This is the story for so called "EX-ex-gays," who came to accept that their sexuality was not inherently evil and that expressing it in the context of loving monogamy with a life partner was NOTHING like the ruinous pattern of furtive prmiscuity they'd fallen into--and was an more life-affirming and spiritually uplifting path than the one of self-denial that the ex-gay movement offered.

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    2. The problem with that is that there aren't many people (I know none personally, and do not believe I have come across any writing from any) who argue both that homosexual relationships are not sinful, and that the only non-sinful context for a sexual relationship is a lifelong monogamous one.

      Indeed, I think such an argument is logically impossible to make, but for the moment I will simply point out that in my experience those who argue that same-sex sexual activity is not sinful also hold the same of all kinds of extra-marital sexual activity, whether polyamorous relationships of all kinds, simple casual sex, or, well, as adventurous as you care to imagine and probably beyond.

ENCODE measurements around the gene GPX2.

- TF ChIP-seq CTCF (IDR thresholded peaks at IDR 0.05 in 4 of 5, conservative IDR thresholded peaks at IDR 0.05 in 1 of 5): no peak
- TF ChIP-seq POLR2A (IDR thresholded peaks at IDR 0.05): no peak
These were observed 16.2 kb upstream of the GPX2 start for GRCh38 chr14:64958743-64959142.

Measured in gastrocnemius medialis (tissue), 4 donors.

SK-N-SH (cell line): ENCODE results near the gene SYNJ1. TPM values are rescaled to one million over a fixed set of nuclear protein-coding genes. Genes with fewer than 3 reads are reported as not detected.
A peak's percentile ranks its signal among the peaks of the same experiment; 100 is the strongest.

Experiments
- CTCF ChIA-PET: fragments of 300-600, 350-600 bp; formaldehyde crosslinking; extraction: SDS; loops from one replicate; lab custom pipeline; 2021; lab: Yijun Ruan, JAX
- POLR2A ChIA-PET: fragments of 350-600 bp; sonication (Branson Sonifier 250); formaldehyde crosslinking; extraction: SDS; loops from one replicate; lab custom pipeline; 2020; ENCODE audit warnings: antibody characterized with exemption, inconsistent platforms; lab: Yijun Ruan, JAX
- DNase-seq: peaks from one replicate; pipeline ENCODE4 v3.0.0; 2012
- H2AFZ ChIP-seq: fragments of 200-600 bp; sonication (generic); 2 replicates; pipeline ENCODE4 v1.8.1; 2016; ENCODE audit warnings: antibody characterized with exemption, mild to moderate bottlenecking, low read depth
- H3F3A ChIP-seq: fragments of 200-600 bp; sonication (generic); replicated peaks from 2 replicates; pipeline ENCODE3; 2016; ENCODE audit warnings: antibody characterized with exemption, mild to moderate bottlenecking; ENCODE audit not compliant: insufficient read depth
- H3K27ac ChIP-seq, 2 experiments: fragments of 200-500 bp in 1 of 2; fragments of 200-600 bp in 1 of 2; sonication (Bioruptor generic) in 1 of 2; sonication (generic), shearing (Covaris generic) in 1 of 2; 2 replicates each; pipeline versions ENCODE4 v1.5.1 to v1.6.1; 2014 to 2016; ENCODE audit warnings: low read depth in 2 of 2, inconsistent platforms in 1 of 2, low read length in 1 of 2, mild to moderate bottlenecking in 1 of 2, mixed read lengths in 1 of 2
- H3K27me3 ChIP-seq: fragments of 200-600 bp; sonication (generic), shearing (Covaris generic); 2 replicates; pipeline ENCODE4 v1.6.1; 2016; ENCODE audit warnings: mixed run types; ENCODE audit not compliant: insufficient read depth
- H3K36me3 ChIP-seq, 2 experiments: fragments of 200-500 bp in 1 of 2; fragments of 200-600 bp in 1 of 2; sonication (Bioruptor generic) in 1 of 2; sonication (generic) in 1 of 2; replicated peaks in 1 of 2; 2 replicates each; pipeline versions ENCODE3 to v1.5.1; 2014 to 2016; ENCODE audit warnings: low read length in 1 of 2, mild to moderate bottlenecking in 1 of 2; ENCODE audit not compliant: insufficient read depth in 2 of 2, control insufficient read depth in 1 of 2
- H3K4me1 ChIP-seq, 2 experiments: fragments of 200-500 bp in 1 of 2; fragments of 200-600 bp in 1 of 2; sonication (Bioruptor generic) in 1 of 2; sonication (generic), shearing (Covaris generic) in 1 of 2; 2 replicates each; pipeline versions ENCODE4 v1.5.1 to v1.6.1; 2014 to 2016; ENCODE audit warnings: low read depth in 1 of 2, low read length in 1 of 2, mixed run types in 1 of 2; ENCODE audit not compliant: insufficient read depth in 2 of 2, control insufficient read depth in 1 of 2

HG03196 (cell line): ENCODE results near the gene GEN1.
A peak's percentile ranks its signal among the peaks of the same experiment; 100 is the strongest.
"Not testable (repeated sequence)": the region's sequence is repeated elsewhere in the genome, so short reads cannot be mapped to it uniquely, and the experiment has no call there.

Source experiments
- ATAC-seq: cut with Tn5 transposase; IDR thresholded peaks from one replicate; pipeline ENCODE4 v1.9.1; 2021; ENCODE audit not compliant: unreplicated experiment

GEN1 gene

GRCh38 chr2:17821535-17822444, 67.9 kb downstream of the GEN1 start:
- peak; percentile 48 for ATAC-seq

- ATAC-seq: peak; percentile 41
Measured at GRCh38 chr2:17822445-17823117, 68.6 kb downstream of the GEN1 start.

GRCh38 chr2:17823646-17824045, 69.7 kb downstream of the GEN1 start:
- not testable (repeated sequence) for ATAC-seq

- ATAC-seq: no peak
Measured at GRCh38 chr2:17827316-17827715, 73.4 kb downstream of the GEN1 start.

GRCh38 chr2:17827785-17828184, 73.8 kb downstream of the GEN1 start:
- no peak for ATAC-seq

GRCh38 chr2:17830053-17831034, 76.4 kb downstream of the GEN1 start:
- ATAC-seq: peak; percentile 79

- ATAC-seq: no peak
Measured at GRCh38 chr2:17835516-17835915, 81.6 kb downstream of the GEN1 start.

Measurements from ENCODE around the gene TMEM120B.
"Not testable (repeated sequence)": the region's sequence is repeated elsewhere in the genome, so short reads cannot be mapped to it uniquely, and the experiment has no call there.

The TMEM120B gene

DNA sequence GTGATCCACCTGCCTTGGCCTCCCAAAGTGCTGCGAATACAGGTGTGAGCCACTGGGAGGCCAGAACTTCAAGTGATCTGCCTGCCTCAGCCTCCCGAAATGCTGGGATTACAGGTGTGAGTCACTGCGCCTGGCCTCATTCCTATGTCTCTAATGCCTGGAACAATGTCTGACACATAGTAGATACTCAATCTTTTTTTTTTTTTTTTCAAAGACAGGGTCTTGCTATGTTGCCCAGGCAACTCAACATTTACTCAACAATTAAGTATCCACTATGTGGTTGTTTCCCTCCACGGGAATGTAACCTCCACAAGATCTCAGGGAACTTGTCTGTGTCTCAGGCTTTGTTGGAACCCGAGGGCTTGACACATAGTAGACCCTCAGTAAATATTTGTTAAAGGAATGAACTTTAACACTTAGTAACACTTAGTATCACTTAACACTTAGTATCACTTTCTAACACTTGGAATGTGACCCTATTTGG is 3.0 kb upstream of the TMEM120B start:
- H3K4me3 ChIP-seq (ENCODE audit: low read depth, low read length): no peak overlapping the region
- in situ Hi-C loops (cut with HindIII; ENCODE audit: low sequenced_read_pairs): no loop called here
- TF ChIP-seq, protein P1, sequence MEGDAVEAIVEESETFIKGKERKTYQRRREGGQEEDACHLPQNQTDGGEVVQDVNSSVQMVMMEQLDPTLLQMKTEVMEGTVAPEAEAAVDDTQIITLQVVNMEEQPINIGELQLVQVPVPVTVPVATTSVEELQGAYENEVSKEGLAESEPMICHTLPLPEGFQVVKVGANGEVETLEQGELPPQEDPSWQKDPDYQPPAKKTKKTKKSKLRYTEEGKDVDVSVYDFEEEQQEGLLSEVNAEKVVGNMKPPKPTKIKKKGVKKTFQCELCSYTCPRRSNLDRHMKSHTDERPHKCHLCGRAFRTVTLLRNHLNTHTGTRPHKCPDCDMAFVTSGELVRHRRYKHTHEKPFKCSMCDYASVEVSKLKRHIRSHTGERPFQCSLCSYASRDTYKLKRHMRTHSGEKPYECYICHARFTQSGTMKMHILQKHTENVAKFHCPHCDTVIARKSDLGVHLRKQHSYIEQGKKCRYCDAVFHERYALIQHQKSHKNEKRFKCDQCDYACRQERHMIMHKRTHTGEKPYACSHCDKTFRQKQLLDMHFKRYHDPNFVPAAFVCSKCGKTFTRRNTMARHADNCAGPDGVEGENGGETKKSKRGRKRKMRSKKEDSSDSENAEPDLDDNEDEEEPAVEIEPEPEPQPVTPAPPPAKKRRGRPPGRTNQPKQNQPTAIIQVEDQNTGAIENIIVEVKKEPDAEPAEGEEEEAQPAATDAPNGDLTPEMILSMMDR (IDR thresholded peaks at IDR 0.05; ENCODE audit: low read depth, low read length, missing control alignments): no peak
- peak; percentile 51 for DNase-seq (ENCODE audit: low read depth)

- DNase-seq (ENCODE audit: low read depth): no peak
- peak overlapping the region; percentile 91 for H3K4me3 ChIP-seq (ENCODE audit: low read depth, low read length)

To me the desire to legitimise same-sex sexual activity seems to be simply another step along the path of legitimising all sexual activity on the ground of, 'if it feels good and makes both (or more) of you happy, then do it'.

      If I really saw people advocating same-sex marriage because they thought that the only legitimate expression of sexual activity was within a single lifelong monogamous relationship then I would have more difficulty in being against the idea. But I have never seen anyone take such a position: all I have seen is people take the position that marriage is one lifestyle option among many, no more or less legitimate than a lifestyle of casual sexual encounters or a web of polyamorous couplings, and that thereofre this lifestyle option should be available to homosexual as well as heterosexual couples.